The Upper Tribunal (Lands Chamber) today handed down its decision in the conjoined cases of Sloane Stanley Estate v Mundy; Sloane Stanley Estate v Lagesse; and Aaron v Wellcome Trust Limited. Leading London law firm Pemberton Greenish, representing the Trustees of the Sloane Stanley Estate, secured a comprehensive victory for their client in the widely […]
From 6 April 2016, the majority of companies and LLPs in the UK will be required to create and maintain a register of “persons with significant control”. Companies and LLPs should therefore consider carefully any person(s) with “significant control” over them in order to make the appropriate entries in their PSC Register.
The Court of Appeal has provided further guidance on the recent case of Jewelcraft Ltd v Pressland (2015) on the age old question of “what is a house?”
Temporary permitted development rights now here to stay – an article published in The Planner
Published today in Housebuilder, Neil Henderson, Partner at Gerald Eve and Rosie McCormick-Paice, Partner at Pemberton Greenish look at the issues surrounding the current UK housing crisis
A Lecture given by Damian Greenish at the Blundell Memorial Lectures on Property Law – 38th Annual Series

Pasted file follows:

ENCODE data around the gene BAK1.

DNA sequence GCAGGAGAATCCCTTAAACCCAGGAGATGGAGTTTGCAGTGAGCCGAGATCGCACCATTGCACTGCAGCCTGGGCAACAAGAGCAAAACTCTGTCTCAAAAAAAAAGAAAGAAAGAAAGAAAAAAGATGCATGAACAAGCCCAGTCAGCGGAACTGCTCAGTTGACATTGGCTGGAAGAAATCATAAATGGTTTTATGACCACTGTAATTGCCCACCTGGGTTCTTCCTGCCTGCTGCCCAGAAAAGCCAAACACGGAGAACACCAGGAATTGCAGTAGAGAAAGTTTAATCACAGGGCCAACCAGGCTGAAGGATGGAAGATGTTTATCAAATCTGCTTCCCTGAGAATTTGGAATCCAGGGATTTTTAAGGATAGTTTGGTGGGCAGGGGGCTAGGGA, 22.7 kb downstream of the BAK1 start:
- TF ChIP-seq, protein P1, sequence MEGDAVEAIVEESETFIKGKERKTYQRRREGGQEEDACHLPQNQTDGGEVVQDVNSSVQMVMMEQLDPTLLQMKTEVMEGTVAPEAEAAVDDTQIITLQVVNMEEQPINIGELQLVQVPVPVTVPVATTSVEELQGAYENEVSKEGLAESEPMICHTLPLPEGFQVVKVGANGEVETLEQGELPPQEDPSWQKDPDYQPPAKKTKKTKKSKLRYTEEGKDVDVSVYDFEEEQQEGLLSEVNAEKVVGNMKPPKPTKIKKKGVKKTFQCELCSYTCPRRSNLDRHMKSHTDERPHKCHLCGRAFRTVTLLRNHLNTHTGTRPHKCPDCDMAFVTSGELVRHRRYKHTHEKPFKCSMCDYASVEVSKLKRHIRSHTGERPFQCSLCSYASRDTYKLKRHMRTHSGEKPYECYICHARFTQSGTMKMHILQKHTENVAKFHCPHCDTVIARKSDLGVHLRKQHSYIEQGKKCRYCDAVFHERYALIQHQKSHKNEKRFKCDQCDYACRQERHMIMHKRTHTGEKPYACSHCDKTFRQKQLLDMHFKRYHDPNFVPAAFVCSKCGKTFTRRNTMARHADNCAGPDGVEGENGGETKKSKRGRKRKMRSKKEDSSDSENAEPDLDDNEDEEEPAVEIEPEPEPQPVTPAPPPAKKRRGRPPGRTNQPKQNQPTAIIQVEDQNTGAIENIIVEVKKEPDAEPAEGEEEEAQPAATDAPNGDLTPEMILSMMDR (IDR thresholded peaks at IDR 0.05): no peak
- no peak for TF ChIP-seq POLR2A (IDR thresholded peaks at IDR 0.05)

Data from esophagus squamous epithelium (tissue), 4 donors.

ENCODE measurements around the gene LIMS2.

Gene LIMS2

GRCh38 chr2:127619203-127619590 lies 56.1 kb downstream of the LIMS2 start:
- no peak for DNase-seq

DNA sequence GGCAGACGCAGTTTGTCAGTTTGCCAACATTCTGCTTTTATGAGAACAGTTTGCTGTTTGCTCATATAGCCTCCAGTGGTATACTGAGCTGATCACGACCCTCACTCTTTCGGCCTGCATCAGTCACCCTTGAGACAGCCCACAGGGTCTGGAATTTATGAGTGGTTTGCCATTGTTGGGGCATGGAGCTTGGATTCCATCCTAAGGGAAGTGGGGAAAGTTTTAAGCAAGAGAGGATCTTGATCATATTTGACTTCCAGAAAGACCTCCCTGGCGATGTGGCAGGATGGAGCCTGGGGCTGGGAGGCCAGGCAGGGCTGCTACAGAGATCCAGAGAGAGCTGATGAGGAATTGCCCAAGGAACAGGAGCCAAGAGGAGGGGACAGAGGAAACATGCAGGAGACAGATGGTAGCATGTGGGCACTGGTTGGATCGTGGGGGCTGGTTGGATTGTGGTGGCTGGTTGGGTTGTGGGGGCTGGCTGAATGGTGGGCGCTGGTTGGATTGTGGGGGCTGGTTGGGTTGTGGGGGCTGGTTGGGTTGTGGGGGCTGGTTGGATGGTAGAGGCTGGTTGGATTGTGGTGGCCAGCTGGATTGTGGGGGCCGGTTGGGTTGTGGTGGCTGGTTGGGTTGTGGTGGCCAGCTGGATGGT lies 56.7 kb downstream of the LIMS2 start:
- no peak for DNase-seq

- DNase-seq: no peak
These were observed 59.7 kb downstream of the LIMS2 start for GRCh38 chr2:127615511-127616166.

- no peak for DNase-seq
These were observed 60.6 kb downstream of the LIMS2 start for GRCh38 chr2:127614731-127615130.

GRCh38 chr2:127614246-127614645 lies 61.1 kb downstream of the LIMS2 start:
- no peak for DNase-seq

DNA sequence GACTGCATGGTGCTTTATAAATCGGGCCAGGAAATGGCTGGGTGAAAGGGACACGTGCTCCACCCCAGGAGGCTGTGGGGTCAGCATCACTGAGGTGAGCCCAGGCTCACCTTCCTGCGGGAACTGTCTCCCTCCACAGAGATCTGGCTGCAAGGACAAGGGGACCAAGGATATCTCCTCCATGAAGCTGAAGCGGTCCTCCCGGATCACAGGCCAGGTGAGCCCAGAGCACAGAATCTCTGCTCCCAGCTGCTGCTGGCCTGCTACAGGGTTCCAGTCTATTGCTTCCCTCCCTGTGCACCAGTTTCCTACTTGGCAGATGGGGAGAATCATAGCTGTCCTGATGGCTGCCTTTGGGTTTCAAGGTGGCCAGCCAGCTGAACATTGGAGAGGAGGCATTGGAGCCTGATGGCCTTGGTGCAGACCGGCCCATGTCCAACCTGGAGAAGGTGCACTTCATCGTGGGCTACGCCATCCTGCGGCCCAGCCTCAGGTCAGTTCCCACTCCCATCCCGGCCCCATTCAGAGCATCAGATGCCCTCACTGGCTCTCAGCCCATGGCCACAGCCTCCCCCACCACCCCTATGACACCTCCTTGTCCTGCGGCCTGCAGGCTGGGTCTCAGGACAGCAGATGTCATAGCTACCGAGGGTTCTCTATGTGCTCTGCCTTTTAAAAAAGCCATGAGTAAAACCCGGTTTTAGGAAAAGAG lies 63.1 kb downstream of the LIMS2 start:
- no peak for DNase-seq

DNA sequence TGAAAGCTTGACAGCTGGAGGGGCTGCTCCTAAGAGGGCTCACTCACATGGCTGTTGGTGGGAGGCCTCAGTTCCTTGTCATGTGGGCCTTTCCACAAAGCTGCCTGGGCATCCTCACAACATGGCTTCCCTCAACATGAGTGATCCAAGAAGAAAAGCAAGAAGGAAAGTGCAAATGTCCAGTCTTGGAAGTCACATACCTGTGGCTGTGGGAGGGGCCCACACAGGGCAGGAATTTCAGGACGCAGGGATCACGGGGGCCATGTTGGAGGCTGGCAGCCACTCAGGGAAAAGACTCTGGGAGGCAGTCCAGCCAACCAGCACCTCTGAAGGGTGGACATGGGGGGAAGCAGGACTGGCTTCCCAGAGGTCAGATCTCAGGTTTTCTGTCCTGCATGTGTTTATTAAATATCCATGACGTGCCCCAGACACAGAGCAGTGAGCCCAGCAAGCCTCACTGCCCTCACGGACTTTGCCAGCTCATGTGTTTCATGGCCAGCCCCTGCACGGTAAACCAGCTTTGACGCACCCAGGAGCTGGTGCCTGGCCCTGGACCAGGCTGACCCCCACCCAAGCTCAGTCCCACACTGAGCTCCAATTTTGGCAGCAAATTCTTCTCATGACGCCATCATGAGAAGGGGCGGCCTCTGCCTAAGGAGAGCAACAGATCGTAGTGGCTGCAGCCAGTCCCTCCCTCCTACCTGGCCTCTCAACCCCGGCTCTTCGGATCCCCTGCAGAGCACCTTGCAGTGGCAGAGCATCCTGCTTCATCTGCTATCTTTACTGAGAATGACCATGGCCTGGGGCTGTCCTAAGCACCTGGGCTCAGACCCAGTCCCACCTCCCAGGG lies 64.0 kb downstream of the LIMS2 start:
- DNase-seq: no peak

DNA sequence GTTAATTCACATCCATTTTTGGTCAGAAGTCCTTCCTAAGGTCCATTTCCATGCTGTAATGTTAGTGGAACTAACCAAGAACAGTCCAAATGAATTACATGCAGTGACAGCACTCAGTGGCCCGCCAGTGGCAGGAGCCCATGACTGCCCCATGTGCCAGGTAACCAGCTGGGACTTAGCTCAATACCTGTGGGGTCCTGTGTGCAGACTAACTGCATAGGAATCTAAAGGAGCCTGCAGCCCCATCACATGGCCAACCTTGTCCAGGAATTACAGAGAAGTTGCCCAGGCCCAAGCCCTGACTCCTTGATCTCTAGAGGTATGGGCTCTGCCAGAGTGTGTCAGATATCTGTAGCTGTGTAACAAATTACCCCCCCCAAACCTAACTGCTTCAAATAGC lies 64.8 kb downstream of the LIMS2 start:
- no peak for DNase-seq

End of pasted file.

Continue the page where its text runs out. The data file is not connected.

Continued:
In the context of collective enfranchisement claims made under the Leasehold Reform, Housing and Urban Development Act 1993 (“the 1993 Act”), the extent to which the tenants may acquire the caretaker’s flat within their building has been the subject of developing case law over recent years.
The different relationships in a family business, if not managed properly, can result in conflict and tension. That conflict and tension can, in turn, ultimately lead to serious damage, both to the family and the business.
Until now non-UK tax residents owning property in the UK, have enjoyed fantastic capital returns pretty much free of UK taxes. However the rules have just changed and those same people now have to report and in some cases pay UK capital gains tax on such gains – all within a tight time frame.
Real estate can be bought or sold as a standalone asset or through the acquisition or disposal of shares in a Special Purpose Vehicle (“an SPV”) that owns the property. So what are the implications of each route for the buyer and the seller?